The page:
Tuesday, 20 August 2013 00:00

Dance Your Molecular Model

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Dance-Your-ModelMovers model diffusing molecules in a cell
represented by a chain link fence.
Photo Credit: David Odde
David Odde may be the first scientist whose lab meetings include a dance company. Four years ago Odde, professor of biomedical engineering at the University of Minnesota and ASCB member, started collaborating with Black Label Movement (BLM); a Twin Cities-based dance theater. Together they use dance to simulate molecular processes.

The idea of using dance as a method to communicate cellular processes isn't new. In 1971, future Nobel winner Paul Berg narrated while trained dancers led 200 enthusiastic extras on a Stanford University sports field through a famous protein synthesis dance film. More recently, the "Dance Your PhD" contest has scientists interpreting their theses. But rather than merely illustrate research, Odde and BLM use dance as a modeling tool to investigate molecular processes.

Odde met Carl Flink, the artistic director of BLM and chair of the Theatre Arts and Dance department at the University of Minnesota, through a common interest in catastrophe. They were both working on projects relating to catastrophe through the Institute for Advanced Study (IAS) at the University of Minnesota. Flink was working on a dance movement called 'Wreck' and Odde was working on microtubule catastrophe (when the subunits of the microtubule scaffolding disassemble). The IAS required project leaders to meet with each other, which prompted Flink and Odde to start exploring microtubule catastrophe through dance. Their work together is now funded by the IAS.

Early in their collaboration, Odde and Flink were depicting microtubule catastrophe and its fundamental importance in cellular processes like cell division. Then Flink asked Odde whether his dancers could be used in his research.

It turned out that "bodystorming," that is, brainstorming with dancers standing in for molecules and cell structures, helped Odde gain a deeper understanding of his own work. "When you're actually the molecule you study, you relate to the science in way you couldn't before," said Odde. Typically, five to eight "movers" participate in bodystorming, but up to 60 dancers have been used in the process.

When the scientist and the choreographer began to explore scientific ideas together, Odde's lab was investigating protein concentration gradients in vivo and in silico. Odde said that bodystorming the concentration gradients helped him to quickly weed out his computer models. One of the early models seemed reasonable enough on the screen, Odde recalls. "But when we did the bodystorming [of that model] nothing was happening, it was going to take a long time to reach the steady state gradient. I realized it was just too slow."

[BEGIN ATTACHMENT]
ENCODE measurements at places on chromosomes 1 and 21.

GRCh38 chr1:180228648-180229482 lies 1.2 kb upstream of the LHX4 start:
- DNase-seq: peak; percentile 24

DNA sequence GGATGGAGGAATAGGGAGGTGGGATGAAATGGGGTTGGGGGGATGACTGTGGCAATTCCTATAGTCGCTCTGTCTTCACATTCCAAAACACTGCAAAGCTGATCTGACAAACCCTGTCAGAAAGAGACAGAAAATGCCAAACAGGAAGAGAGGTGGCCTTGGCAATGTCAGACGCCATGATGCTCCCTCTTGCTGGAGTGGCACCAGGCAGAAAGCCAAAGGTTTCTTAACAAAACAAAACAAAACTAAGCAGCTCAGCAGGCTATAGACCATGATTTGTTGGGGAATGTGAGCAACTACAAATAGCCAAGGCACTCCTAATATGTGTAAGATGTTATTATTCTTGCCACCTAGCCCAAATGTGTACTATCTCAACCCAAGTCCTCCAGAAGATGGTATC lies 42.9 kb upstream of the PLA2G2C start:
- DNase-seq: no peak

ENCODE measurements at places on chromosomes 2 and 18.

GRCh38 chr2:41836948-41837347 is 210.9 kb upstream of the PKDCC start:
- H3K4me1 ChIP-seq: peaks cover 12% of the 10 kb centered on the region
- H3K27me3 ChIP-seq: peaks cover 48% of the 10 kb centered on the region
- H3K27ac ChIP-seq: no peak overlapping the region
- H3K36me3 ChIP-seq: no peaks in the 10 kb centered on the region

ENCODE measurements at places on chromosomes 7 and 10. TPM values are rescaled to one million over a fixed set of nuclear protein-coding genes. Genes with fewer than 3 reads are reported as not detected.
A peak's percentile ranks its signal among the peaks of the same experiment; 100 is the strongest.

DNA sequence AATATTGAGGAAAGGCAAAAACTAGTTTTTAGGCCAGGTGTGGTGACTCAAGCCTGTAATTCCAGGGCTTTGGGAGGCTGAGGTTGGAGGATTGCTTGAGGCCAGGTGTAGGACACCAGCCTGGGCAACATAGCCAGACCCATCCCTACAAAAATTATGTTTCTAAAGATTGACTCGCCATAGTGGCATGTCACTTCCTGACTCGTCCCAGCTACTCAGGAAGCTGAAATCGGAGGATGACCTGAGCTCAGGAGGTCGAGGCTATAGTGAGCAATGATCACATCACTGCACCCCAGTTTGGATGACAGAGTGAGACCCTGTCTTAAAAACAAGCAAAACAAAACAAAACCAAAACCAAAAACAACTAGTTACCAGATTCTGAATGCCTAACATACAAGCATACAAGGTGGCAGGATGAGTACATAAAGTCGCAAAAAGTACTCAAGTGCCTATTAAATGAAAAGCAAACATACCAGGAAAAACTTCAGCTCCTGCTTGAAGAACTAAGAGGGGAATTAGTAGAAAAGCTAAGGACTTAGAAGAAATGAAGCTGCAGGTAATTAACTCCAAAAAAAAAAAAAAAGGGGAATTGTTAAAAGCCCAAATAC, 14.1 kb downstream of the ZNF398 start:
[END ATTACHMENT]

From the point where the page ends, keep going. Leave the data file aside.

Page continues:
In a TEDMed talk this year, Odde demonstrated how, by giving movers rules of molecular movement, they can model protein diffusion. Odde and the BLM gave their talk in Washington, DC, appearing with fitness guru Richard Simmons and NIH Director Francis Collins. It was the fourth TED talk that BLM has been involved with, though it was the first time they appeared as scientific collaborators rather than illustrators.

Odde continues to use computer modeling in his research, but believes bodystorming can be a valuable first step. "The problem is that computer modeling takes a lot of time. Students will takes weeks and months programming and debugging," Odde said, "but [with bodystorming] you can rapidly prototype a model and do computer models if it's worth following up on." Odde compares it to a "quick and dirty experiment" that a wet bench scientist might do before rigorously testing a hypothesis.

Recently, Odde's lab and BLM have been working on the molecular crowding problem: how the presence of macromolecules in the cell affects the rate of a specific reaction. "We've been going back and forth between the bodystorming and computer simulations, which build our intuition and computer-based results," he explained.

Flink and Odde have learned more than just how to build models together. Bodystorming has shown Odde the art in his computer modeling, and Flink the science in his art. "I've come to realize that in making mathematical models or in choreographing a dance or in writing a book, you have to decide what's in and what's out, and those are artistic decisions," said Odde. Flink now views dance as "simply a modeling event."

They have also picked up leadership skills from each other. "Carl leads by example. He works really hard and people rise to that," Odde said. He is now more deliberate about exemplifying the traits he hopes to foster in his students. In watching Odde work, Flink says he's noted "a commitment to frank bluntness that I find extremely refreshing." Flink now tries to bring that directness to his own rehearsals, realizing that it speeds up the artistic process.

Odde and his researchers continue to have monthly "lab meetings" with Flink and his dancers. For his part, Odde said that collaborating with a dance company has been helpful, but acknowledges that it's not for everyone. He also appreciates the break from routine. "It's an opportunity to have some fun and to connect with science in a different way," said Odde. "What I feel pretty sure about is that for me, personally, this is very fruitful."

Christina Szalinski

Christina is a science writer for the American Society for Cell Biology. She earned her Ph.D. in Cell Biology and Molecular Physiology at the University of Pittsburgh.

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